People are always gonna like someone if they think they might be telling the truth more then everybody else that you been dealing with. So from what has been said, and what has been done so far he seems to be doing just that.
TOWSON, Md. — President Obama has seen his approval ratings slide, but a dozen independent voters who gathered here for a roundtable discussion about politics were still inclined to give him a break.
The area residents expressed deep worry about the country’s direction and a sobering view of the problems ahead. There was also a reservoir of good feeling for a president several referred to familiarly as “Barack.”
Asked what he would like to say to Obama, Scott Wood, 35, who has been looking for a job since February, advised: “Don’t give up yet; we haven’t.”
“We’ve found out he’s not Superman,” said Nora Seeley, 54, when asked what she had learned about the president during his first six months on the job. Still, she said, “things are starting to turn around.”
The focus group, held Wednesday night, was sponsored by the Annenberg Public Policy Center of the University of Pennsylvania.
There were some warning signs for the president in their assessment of his tenure so far. Several were concerned he was spending too much and moving too fast, especially on health care.
“Sometimes I think the speed he’s doing things — it’s a little bit of a gamble,” said Tim Polen, 24.
When Democratic pollster Peter Hart, who moderated the session, asked them what Obama’s spine was made of, two chose steel and metal.
The others’ choices ranged from Teflon and plastic to bamboo and wood. “Wet cement,” said Marsha Welder, 59, the account manager at a security firm, “because it’s going to dry.”
Afterward, Hart called those choices “pretty malleable.” That could reflect a sense that the new president’s mettle had not yet been fully tested.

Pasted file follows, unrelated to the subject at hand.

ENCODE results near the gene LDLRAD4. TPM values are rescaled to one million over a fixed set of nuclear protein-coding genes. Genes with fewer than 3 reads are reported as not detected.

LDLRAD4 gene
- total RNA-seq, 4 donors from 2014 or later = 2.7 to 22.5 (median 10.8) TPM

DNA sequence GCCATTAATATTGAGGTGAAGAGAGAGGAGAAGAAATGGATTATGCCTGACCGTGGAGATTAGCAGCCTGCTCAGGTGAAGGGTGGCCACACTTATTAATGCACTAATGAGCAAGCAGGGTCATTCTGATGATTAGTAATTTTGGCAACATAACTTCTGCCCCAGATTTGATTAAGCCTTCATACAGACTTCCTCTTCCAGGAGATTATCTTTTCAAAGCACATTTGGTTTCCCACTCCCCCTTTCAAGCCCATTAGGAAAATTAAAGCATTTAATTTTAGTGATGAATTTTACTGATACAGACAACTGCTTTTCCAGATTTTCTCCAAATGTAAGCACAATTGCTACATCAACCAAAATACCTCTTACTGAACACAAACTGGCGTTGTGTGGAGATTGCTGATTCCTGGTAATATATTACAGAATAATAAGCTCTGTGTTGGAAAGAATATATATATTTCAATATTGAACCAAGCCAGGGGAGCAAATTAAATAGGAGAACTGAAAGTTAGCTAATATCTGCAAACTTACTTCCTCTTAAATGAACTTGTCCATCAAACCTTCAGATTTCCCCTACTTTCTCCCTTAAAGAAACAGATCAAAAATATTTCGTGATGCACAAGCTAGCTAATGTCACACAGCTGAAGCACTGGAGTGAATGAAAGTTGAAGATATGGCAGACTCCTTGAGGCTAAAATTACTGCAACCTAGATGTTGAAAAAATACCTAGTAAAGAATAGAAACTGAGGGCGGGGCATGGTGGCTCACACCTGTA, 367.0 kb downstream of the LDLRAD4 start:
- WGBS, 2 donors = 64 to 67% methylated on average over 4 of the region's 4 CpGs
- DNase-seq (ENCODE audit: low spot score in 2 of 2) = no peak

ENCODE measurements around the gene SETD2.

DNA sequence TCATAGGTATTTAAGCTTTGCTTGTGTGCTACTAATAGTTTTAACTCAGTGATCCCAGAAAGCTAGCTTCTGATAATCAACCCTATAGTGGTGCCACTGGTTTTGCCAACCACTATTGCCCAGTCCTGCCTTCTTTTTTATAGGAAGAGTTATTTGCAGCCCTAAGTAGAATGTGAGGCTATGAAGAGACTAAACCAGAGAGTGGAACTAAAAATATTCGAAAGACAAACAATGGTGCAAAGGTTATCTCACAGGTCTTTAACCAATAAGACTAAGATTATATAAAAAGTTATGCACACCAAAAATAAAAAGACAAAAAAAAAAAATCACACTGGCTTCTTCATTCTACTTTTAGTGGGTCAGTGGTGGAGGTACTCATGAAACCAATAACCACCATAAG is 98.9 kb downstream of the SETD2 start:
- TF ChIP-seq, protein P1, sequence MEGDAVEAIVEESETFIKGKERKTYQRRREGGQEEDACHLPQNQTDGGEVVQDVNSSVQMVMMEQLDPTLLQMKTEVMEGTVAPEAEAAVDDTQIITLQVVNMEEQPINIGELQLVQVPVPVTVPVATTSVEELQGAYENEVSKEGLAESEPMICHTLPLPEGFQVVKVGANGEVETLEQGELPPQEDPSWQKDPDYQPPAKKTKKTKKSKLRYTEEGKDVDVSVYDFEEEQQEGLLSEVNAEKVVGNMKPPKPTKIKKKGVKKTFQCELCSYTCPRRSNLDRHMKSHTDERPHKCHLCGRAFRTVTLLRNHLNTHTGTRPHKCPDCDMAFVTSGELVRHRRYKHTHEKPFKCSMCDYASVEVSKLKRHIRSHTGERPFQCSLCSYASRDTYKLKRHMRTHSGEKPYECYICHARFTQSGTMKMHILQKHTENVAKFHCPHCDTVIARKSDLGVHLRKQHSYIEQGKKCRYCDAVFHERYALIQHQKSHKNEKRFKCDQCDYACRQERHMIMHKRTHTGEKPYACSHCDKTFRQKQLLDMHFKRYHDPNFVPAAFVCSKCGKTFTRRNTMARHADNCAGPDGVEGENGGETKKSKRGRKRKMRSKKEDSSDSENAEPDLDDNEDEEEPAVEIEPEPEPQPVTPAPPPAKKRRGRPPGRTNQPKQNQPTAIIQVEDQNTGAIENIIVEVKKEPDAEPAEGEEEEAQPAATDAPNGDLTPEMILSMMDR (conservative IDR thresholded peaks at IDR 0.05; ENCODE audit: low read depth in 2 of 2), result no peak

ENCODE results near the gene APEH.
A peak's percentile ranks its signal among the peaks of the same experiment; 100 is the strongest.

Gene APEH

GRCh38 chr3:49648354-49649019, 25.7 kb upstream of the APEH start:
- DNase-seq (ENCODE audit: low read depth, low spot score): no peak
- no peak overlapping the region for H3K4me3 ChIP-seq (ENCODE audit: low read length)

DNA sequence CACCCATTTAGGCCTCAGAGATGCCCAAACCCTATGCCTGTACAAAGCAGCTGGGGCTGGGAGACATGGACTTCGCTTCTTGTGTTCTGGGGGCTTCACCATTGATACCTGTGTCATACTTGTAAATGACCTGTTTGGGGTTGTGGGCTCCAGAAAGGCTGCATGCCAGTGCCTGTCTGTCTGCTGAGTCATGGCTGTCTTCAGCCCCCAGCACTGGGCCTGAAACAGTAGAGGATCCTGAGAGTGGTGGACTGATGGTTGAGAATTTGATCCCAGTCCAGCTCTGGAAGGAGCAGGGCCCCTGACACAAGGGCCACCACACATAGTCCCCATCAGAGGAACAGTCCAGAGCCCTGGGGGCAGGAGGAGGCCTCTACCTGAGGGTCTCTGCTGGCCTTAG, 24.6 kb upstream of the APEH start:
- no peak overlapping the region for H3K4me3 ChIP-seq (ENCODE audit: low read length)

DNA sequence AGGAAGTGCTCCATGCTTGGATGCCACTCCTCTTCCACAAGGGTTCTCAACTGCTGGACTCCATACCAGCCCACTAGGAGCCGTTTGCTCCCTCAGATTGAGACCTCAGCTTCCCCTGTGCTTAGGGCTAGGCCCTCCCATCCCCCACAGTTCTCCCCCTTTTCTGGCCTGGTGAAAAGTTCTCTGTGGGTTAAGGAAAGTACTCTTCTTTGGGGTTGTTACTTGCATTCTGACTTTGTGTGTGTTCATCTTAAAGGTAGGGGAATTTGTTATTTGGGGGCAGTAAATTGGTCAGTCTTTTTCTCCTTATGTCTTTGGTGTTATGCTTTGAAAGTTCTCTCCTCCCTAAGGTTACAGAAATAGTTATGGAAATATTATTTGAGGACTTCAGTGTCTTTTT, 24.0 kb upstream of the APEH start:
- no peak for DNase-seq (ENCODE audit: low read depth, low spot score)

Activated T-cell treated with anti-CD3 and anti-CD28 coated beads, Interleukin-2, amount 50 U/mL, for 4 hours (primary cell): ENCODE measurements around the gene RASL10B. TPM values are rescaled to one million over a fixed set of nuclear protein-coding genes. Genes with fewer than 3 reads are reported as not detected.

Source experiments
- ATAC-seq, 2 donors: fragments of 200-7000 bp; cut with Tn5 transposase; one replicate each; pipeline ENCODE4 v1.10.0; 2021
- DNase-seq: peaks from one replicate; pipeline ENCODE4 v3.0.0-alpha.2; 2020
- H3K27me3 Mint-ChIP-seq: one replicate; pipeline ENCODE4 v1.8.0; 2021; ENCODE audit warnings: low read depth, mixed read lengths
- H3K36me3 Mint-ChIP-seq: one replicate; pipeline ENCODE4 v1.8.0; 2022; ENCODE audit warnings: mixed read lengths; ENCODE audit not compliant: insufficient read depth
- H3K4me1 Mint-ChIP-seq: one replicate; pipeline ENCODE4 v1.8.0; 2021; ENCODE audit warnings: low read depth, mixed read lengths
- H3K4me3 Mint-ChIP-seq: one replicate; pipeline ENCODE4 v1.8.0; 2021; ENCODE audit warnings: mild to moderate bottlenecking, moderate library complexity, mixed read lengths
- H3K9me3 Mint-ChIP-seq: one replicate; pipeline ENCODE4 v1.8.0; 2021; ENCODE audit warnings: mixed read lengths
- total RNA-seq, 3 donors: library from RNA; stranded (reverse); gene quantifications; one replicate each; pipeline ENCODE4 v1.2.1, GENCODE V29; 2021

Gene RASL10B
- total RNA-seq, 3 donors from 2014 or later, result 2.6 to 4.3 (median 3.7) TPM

Overall, however, Hart said the hopeful assessments of Obama provided a sort of counterweight to the decline in his standing. The USA TODAY/Gallup Poll last week put his job approval rating at 55% and an NBC/Wall Street Journal poll out Wednesday had it at 53%.
There was a broad consensus that Obama erred in weighing in on the controversy over the arrest of African-American scholar Henry Louis Gates at his home in Cambridge, Mass.
Obama said the police department had “acted stupidly” in arresting the Harvard professor, though he later tried to temper his words.
“That was a mess-up; he knows that,” Jeanne Chambers, 56, a registered nurse, said of Obama. But she went on, “I think it’s really cool the way he handled inviting the two to the White House for a beer,” saying she admired “his ability to admit a mistake.”
Hart posed a series of questions, some of them offbeat, during the two-hour session:
• Asked whom they would most want to be seated next to, eight said Obama. Two chose McCain.
• Asked whom they would like to go on vacation with, six said Bill and Hillary Clinton; three said the Obamas. “We all know that Bill knows how to have fun,” said Tom Stranger, 37, an accountant. When Hart asked who would choose the Clintons if they knew the former president wasn’t going to be along, however, no one raised his or her hand.